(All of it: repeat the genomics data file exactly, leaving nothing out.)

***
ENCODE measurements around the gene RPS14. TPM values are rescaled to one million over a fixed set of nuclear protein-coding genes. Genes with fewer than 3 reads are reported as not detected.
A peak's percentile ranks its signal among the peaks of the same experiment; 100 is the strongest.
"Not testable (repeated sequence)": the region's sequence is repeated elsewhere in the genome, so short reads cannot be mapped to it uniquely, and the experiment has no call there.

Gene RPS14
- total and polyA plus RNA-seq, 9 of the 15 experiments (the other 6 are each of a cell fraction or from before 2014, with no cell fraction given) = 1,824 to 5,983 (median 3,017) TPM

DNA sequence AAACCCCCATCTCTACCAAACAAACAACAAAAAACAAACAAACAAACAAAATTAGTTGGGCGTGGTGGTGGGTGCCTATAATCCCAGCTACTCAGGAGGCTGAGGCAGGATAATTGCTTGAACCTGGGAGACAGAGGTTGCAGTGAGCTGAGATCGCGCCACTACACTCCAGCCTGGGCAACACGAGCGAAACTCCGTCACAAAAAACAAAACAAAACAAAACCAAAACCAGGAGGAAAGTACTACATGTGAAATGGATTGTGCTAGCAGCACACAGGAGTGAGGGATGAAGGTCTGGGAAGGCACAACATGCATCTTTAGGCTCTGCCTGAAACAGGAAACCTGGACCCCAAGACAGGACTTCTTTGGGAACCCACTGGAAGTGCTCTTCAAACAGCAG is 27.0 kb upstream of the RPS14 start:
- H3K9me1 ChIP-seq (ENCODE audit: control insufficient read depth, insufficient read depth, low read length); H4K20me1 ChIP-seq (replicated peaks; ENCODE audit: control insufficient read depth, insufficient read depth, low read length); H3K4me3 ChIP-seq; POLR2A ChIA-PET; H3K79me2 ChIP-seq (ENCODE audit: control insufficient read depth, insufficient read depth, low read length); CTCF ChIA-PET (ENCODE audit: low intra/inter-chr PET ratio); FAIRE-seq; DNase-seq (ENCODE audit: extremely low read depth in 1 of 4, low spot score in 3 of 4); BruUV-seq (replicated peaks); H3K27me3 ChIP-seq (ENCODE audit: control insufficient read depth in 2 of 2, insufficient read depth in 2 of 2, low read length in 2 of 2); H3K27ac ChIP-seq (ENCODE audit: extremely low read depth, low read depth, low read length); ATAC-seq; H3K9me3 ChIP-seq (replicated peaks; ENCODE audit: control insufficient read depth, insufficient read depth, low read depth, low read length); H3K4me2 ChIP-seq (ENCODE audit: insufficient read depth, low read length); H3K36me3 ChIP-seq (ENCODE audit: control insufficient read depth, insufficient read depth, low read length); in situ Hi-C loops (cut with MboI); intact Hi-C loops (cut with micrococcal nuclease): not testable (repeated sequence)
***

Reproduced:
ENCODE measurements around the gene RPS14. TPM values are rescaled to one million over a fixed set of nuclear protein-coding genes. Genes with fewer than 3 reads are reported as not detected.
A peak's percentile ranks its signal among the peaks of the same experiment; 100 is the strongest.
"Not testable (repeated sequence)": the region's sequence is repeated elsewhere in the genome, so short reads cannot be mapped to it uniquely, and the experiment has no call there.

Gene RPS14
- total and polyA plus RNA-seq, 9 of the 15 experiments (the other 6 are each of a cell fraction or from before 2014, with no cell fraction given) = 1,824 to 5,983 (median 3,017) TPM

DNA sequence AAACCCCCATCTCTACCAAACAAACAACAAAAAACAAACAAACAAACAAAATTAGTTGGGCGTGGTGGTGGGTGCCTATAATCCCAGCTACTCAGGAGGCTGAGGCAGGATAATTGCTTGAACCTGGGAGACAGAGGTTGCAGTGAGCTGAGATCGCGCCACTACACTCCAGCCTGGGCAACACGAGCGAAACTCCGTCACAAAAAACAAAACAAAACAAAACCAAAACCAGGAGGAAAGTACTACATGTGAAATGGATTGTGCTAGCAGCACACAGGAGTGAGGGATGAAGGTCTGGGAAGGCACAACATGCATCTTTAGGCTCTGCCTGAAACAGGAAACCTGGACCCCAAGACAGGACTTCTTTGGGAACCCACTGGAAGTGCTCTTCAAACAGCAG is 27.0 kb upstream of the RPS14 start:
- H3K9me1 ChIP-seq (ENCODE audit: control insufficient read depth, insufficient read depth, low read length); H4K20me1 ChIP-seq (replicated peaks; ENCODE audit: control insufficient read depth, insufficient read depth, low read length); H3K4me3 ChIP-seq; POLR2A ChIA-PET; H3K79me2 ChIP-seq (ENCODE audit: control insufficient read depth, insufficient read depth, low read length); CTCF ChIA-PET (ENCODE audit: low intra/inter-chr PET ratio); FAIRE-seq; DNase-seq (ENCODE audit: extremely low read depth in 1 of 4, low spot score in 3 of 4); BruUV-seq (replicated peaks); H3K27me3 ChIP-seq (ENCODE audit: control insufficient read depth in 2 of 2, insufficient read depth in 2 of 2, low read length in 2 of 2); H3K27ac ChIP-seq (ENCODE audit: extremely low read depth, low read depth, low read length); ATAC-seq; H3K9me3 ChIP-seq (replicated peaks; ENCODE audit: control insufficient read depth, insufficient read depth, low read depth, low read length); H3K4me2 ChIP-seq (ENCODE audit: insufficient read depth, low read length); H3K36me3 ChIP-seq (ENCODE audit: control insufficient read depth, insufficient read depth, low read length); in situ Hi-C loops (cut with MboI); intact Hi-C loops (cut with micrococcal nuclease): not testable (repeated sequence)